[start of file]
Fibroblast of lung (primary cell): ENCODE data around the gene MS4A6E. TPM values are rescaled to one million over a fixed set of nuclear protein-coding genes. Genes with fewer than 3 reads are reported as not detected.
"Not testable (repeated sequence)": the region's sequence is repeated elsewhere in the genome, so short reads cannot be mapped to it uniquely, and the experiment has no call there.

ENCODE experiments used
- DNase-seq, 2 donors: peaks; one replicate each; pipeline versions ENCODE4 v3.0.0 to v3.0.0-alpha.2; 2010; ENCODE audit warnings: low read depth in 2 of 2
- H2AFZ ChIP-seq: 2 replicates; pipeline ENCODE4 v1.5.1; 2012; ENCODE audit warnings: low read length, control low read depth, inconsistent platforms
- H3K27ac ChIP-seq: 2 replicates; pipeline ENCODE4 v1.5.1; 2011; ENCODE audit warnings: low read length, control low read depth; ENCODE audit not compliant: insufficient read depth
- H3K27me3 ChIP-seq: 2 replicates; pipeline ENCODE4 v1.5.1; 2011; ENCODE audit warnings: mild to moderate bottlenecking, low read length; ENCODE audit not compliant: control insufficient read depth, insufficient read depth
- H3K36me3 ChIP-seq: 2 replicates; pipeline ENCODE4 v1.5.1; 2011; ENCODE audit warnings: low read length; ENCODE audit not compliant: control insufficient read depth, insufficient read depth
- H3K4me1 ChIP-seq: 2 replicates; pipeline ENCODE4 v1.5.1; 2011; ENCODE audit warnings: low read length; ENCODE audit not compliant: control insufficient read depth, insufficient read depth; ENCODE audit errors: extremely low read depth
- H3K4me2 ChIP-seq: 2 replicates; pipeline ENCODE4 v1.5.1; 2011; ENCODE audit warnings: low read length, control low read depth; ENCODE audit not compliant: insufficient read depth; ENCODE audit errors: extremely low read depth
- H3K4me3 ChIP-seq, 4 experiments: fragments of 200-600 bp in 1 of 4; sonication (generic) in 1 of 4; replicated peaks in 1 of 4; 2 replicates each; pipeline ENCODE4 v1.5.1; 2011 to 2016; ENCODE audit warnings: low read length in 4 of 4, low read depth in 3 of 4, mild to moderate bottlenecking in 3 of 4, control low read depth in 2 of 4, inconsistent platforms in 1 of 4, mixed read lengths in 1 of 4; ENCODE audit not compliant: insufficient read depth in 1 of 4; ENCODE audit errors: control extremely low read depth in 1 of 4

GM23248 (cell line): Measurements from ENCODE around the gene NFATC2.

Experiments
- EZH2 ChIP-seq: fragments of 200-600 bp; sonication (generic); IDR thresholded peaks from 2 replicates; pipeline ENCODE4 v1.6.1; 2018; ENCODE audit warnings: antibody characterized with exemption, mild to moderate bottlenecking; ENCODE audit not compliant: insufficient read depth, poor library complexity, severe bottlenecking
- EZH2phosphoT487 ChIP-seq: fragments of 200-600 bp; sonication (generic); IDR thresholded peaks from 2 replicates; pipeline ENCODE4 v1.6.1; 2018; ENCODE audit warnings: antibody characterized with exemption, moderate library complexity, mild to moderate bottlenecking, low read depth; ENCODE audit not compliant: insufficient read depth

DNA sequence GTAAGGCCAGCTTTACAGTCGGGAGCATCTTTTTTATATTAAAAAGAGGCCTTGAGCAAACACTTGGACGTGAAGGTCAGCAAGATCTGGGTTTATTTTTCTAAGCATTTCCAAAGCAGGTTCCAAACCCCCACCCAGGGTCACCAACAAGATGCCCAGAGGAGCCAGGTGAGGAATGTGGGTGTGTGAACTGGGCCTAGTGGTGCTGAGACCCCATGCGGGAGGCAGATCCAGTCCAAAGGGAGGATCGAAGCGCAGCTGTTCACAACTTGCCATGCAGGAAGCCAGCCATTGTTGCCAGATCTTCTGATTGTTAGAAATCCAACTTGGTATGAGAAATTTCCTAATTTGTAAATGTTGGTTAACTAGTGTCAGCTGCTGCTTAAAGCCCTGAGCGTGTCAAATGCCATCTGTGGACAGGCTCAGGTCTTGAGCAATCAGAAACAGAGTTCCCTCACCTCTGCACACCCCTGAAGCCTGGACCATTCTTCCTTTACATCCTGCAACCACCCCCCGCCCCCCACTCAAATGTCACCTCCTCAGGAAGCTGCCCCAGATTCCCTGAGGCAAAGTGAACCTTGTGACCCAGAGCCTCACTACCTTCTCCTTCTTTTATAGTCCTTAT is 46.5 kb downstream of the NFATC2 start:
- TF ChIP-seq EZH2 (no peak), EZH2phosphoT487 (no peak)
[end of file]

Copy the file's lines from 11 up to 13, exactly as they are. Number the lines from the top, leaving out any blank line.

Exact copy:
- H3K4me3 ChIP-seq, 4 experiments: fragments of 200-600 bp in 1 of 4; sonication (generic) in 1 of 4; replicated peaks in 1 of 4; 2 replicates each; pipeline ENCODE4 v1.5.1; 2011 to 2016; ENCODE audit warnings: low read length in 4 of 4, low read depth in 3 of 4, mild to moderate bottlenecking in 3 of 4, control low read depth in 2 of 4, inconsistent platforms in 1 of 4, mixed read lengths in 1 of 4; ENCODE audit not compliant: insufficient read depth in 1 of 4; ENCODE audit errors: control extremely low read depth in 1 of 4

GM23248 (cell line): Measurements from ENCODE around the gene NFATC2.

Experiments